October used to mark the start of Egypt's tourist season, but this year, amid continuing political turmoil, its main sites are hauntingly tourist-free.
Stall owners touting scarves, jewelry, and tourist paraphernalia in the Khan el-Khalili souk said they hadn't made a sale in days.
The stalls owned by these men go back hundreds of years, though today they barely have any business. At its height in 1999, Egypt would see 4.5 million tourists visit each year.
Tourism makes up roughly 20% of Egypt's economy. But since the revolution that toppled Egypt's President Hosni Mubarak in 2011, tourism has plummeted. Egypt's tourism ministry estimates the country is losing $1 billion per month.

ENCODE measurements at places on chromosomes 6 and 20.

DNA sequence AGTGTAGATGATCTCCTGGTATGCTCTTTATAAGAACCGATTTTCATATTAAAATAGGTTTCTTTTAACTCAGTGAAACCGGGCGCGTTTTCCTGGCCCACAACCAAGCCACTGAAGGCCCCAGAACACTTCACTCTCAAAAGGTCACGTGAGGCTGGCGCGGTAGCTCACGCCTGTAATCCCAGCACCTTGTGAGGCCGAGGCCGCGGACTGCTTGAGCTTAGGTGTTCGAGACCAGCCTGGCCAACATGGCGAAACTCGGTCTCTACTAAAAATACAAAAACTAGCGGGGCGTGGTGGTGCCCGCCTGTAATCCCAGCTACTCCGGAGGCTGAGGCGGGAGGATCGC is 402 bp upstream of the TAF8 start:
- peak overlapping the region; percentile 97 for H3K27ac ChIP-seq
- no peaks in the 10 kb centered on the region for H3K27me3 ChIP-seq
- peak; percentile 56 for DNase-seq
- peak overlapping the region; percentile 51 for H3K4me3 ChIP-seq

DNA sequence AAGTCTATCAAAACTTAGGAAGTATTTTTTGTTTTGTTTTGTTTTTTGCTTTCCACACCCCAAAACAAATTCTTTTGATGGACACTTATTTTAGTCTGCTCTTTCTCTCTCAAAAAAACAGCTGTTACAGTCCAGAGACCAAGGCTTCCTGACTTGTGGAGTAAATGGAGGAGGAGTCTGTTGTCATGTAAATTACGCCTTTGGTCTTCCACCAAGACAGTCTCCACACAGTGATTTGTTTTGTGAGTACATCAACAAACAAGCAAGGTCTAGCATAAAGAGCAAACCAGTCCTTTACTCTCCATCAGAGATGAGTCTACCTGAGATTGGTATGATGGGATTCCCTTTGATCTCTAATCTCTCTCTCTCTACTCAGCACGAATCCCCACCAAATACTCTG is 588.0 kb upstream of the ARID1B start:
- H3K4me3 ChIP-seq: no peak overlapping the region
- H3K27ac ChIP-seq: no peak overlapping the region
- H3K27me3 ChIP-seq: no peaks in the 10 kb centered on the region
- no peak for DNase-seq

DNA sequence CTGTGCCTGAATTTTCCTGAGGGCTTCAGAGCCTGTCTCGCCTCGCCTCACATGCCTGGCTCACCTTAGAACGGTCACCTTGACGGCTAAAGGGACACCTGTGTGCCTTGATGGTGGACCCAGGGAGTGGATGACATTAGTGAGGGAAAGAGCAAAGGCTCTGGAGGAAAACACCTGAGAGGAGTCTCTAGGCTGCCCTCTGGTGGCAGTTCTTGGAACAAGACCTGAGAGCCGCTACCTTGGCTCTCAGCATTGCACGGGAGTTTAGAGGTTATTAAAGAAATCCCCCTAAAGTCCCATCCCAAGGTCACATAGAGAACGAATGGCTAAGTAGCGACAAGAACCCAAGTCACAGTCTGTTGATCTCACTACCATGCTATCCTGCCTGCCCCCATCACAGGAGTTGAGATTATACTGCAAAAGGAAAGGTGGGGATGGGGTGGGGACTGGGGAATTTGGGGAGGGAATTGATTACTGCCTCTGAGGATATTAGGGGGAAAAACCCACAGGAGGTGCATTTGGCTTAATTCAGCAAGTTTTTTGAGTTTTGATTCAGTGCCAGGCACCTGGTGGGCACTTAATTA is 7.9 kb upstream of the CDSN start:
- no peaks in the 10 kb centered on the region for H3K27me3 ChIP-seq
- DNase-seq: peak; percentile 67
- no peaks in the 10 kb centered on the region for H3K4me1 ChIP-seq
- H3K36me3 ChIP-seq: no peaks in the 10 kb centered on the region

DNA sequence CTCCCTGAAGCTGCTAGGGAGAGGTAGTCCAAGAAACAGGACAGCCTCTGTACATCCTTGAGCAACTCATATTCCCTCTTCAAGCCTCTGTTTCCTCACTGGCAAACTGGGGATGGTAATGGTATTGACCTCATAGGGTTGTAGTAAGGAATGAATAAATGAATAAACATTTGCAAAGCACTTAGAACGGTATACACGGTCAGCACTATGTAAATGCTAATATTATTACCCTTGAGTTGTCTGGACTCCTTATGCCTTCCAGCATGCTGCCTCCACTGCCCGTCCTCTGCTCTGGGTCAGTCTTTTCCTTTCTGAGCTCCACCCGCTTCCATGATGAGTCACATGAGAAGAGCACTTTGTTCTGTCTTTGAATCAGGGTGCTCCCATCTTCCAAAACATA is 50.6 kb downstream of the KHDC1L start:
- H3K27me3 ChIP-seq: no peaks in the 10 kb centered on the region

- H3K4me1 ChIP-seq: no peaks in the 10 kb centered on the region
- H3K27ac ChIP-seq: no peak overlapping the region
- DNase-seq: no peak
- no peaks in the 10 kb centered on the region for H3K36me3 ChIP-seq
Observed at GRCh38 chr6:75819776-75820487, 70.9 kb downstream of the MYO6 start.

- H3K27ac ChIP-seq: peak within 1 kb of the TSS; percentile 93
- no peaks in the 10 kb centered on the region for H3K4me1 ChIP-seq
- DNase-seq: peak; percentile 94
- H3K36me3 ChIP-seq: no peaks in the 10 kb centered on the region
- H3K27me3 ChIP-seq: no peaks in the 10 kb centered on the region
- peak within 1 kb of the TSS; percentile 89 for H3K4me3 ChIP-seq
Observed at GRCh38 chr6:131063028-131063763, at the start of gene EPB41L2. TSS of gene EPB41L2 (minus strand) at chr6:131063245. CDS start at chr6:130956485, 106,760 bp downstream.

Tourists say they've been scared off by scenes of violence on TV, and by warnings by their governments to avoid traveling in Egypt. With new elections on the horizon, no one knows what's next for Egypt. They just hope it includes more tourists.
We went out searching to see if we could find any tourists at all. Here's what happened: